Surgical strike not unusual, publicising it is; feel former Army officers

Action was against terrorists, not Pakistan Feel hurt by demand for proof

BHOPAL: On September 28 night, the Indian Army conducted surgical strikes across the Line of Control (LoC) on “terror launch pads”, in response to the Uri attack that killed 18 soldiers. The strike was welcomed by politicians, actors, authors – almost everyone. Some foreign nations too welcomed the operation.

But then came the controversy over proof of the strike. And it was recently revealed that the army had undertaken a similar strike in 2011.

Free Press Journal spoke to some retired army officers to elicit their views on the strikes and their aftermath.

Brig KK Thacker

The strike was necessary. It was against terrorists, not Pakistan. But I think, the demand for proof of the strike is not appropriate. I’m an army person and at the time of an operation we only focus on the mission.  Surgical strike is a very different kind of operation. It is a secret operation which has to be completed in a limited time. Can anybody expect that instead of weapons, we should wield cameras? The people who are demanding proof of the strike should have trust in their Army.

Col DC Goyal

There is nothing new in it. Moreover, we were quite late in taking action. It should have done earlier. It was very essential because every year, terrorist outfits lure away youth from Kashmir and indoctrinate them. So this is the best solution. But raising question on Indian Army by the political parties is not good. Actually the problem is that they can’t and don’t understand and respect the feelings of armed forces. And by doing this they are giving wrong message to the world.

Col PK Vaidya

The action must be taken after foolproof planning. Now they will think ten times before attacking India. It’s good lesson for terrorists. But it didn’t happen for first time. Isse pehle bhi surgical strikes ho chukka hai….So it’s not new. This was a right decision. Pakistan should realise that India too can hit back. India had been taking the issue lightly. But after the series of attacks at the border, India realised it had to do something,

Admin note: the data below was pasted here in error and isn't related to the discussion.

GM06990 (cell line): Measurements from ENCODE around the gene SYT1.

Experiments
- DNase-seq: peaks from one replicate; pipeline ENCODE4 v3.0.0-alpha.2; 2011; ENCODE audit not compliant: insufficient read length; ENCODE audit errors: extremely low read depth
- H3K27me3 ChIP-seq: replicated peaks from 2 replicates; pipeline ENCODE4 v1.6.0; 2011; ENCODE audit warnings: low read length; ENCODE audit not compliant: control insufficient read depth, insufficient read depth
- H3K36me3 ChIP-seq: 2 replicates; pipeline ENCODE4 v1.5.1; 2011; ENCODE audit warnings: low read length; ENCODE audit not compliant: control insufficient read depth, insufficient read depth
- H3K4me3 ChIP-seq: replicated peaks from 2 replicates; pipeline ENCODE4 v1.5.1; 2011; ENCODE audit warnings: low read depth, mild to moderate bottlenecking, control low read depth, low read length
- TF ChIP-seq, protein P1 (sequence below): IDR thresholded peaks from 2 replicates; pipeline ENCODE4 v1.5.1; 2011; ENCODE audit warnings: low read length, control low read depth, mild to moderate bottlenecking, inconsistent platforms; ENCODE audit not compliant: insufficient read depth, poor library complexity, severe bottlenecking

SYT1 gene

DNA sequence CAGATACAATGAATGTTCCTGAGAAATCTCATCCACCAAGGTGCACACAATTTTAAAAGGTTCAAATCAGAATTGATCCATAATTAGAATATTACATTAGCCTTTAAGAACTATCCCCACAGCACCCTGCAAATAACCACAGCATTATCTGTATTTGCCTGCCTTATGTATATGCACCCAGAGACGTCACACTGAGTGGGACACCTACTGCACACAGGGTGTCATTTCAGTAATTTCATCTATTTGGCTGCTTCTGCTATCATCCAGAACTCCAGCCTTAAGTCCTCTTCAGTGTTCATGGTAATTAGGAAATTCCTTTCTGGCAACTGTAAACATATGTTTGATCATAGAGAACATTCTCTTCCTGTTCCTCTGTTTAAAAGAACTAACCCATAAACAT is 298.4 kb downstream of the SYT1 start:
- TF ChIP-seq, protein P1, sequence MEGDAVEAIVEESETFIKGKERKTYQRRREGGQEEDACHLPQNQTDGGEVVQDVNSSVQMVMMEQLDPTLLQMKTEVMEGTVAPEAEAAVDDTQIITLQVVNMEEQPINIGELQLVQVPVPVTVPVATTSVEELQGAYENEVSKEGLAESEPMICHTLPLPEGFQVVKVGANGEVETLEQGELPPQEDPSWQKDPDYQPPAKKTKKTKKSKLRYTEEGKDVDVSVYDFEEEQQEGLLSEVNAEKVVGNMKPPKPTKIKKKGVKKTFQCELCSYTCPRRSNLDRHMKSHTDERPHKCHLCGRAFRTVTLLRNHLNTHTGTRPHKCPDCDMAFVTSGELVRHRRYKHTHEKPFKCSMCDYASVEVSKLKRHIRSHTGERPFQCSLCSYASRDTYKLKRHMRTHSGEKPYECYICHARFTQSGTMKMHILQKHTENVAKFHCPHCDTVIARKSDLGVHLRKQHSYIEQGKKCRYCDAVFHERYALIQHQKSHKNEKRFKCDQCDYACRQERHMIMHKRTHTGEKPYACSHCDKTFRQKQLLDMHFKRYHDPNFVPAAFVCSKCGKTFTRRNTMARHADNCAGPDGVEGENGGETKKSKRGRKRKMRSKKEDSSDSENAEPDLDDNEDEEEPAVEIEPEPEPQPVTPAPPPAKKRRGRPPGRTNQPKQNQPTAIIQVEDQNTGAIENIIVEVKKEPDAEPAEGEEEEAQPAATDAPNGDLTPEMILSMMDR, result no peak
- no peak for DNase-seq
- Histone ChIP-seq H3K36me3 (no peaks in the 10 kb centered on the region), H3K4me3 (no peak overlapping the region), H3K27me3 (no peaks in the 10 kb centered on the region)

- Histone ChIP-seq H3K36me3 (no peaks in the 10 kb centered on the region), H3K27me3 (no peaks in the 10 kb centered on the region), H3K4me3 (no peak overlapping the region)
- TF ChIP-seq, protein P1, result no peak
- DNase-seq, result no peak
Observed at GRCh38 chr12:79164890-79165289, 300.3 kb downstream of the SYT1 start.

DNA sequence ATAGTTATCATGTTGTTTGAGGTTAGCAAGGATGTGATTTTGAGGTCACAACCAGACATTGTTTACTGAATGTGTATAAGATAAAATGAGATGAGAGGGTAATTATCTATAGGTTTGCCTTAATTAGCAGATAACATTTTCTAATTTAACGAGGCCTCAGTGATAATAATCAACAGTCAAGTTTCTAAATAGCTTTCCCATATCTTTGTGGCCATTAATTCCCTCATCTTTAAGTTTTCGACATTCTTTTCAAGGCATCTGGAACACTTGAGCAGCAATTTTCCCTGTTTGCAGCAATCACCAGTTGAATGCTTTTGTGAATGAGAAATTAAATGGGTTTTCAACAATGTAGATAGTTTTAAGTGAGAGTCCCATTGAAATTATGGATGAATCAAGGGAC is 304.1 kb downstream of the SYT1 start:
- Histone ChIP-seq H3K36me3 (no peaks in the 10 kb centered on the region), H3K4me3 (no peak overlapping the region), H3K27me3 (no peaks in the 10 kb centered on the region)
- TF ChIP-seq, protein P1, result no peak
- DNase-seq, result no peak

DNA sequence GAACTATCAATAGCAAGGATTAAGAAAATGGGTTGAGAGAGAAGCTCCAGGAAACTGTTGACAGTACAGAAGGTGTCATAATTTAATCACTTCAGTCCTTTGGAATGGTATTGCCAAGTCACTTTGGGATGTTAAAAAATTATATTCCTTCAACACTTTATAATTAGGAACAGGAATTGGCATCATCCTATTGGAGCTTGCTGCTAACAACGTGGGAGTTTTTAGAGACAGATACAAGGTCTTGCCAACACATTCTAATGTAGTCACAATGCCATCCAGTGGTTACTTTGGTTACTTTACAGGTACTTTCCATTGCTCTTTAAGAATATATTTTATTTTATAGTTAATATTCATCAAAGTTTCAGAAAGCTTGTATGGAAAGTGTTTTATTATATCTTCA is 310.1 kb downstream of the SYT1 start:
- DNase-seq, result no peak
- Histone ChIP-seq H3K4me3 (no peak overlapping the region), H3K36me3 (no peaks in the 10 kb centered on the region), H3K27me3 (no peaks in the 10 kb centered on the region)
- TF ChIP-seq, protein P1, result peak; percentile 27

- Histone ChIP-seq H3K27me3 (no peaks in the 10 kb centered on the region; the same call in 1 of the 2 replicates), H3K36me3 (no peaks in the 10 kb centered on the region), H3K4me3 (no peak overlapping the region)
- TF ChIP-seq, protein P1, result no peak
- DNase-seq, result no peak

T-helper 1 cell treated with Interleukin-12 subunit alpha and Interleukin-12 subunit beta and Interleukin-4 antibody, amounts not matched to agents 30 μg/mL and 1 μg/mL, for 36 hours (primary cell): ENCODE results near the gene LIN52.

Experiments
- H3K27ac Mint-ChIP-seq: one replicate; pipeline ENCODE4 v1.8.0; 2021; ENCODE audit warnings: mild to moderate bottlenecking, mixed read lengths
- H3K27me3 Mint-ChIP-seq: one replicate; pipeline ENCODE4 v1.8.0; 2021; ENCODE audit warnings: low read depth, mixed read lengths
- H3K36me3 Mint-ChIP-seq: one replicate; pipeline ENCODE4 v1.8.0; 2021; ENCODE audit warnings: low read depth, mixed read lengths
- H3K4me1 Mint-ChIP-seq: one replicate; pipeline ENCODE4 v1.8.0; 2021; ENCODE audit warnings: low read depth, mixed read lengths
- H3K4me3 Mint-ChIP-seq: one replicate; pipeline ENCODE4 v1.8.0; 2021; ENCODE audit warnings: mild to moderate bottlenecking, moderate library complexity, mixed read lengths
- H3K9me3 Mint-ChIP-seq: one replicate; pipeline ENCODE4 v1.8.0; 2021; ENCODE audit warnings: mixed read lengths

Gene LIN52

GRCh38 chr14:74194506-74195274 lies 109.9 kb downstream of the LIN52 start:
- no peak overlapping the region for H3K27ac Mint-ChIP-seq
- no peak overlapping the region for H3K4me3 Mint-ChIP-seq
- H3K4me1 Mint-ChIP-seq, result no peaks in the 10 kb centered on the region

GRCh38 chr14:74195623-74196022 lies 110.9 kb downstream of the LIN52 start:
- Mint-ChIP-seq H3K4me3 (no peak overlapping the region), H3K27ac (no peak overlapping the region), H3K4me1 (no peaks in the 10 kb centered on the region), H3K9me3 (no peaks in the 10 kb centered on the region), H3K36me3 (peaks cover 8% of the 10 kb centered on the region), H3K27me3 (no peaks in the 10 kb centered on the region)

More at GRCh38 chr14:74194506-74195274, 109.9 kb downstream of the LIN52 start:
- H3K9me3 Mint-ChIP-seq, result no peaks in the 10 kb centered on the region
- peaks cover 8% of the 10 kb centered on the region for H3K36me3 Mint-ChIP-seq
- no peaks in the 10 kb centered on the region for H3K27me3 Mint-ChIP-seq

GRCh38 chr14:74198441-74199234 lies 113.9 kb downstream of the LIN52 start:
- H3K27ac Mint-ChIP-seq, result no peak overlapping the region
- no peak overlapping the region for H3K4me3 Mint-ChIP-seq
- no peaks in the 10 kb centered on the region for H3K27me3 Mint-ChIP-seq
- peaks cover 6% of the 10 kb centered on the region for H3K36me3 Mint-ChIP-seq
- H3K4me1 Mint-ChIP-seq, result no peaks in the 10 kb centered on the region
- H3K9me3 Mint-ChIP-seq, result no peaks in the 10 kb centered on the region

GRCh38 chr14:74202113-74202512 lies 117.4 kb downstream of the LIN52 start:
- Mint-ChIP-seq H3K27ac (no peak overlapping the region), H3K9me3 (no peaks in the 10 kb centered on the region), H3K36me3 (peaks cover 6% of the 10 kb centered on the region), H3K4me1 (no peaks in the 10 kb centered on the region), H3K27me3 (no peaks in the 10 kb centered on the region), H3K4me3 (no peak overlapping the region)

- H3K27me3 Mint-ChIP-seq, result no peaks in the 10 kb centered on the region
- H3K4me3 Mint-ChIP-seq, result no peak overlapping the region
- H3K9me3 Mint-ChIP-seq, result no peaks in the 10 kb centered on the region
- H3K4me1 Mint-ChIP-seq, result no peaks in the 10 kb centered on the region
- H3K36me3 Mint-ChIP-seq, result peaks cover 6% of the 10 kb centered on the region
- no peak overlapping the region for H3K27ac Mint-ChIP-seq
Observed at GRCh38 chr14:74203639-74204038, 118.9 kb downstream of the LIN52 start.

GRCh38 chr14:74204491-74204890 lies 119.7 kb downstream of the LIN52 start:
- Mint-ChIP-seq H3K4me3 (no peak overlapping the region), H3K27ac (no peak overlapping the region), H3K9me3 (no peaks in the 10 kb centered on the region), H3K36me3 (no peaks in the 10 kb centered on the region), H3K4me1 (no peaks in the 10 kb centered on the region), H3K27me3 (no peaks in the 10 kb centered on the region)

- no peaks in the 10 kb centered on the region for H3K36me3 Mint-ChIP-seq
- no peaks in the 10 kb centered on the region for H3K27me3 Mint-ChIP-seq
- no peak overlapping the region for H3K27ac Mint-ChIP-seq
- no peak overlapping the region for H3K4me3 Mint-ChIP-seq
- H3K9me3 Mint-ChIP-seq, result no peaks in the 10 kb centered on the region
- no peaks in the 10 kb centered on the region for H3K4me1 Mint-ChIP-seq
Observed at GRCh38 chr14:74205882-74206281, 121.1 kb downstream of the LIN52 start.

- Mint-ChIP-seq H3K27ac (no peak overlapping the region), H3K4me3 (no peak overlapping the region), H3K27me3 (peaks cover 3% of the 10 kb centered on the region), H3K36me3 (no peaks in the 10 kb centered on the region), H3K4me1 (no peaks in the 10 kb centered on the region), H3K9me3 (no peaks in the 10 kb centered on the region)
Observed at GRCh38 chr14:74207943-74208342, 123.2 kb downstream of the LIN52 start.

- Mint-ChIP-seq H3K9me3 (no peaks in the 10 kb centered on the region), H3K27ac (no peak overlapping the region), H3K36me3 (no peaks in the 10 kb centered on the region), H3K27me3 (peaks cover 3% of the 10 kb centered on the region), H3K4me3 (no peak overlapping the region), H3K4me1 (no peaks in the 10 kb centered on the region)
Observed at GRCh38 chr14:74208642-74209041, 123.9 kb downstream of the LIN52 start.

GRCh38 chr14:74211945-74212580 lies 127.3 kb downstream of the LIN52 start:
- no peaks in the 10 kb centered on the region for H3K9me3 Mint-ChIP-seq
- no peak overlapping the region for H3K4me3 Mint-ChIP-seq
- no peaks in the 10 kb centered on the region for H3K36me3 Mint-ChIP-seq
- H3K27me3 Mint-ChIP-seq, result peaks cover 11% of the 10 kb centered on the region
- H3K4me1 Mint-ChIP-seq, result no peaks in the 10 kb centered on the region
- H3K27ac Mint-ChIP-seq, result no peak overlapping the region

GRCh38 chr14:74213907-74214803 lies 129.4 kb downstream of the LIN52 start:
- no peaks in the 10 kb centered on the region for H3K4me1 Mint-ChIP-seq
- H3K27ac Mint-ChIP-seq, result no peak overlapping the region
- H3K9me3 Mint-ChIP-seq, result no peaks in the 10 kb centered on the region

Col Abir Choudhary

In my 35-year career in the Corps of Army Air Defence, I have witnessed more infiltrations and attacks than I care to remember. Most of my postings were spent in counterinsurgency ops and intel roles in the Northeast or close to the LoC around notorious infiltration staging areas. Our response was a surgical strike in retaliation to the bloodshed. You must understand that strikes from both sides of the border are an “existential phenomenon”. Every army man knows that they are not a “call for war” as it is interpreted by civilians and the media. While less frequent than cross-border firing, surgical strikes have always been carried out with the intention to neutralise the threat without collateral damage – and they go hand in hand with secrecy. I doubt there exists, beyond official records, any trace of a surgical strike in the Myanmar area in August 1988. I know this because I was a part of it.

Captain Alexander Joseph

We welcome it but this is not the first time such an operation has been undertaken. But it was officially publicised and disclosed for the first time at the international level through the media. We are not only country conducting such operations. America also launched drone attacks to destroy terrorist camps. The strike was meant to send out the message that “Humein Pakistan se koi dushmani nahi hai, hum terrorist ko jadh se khatm karna chahte hai….

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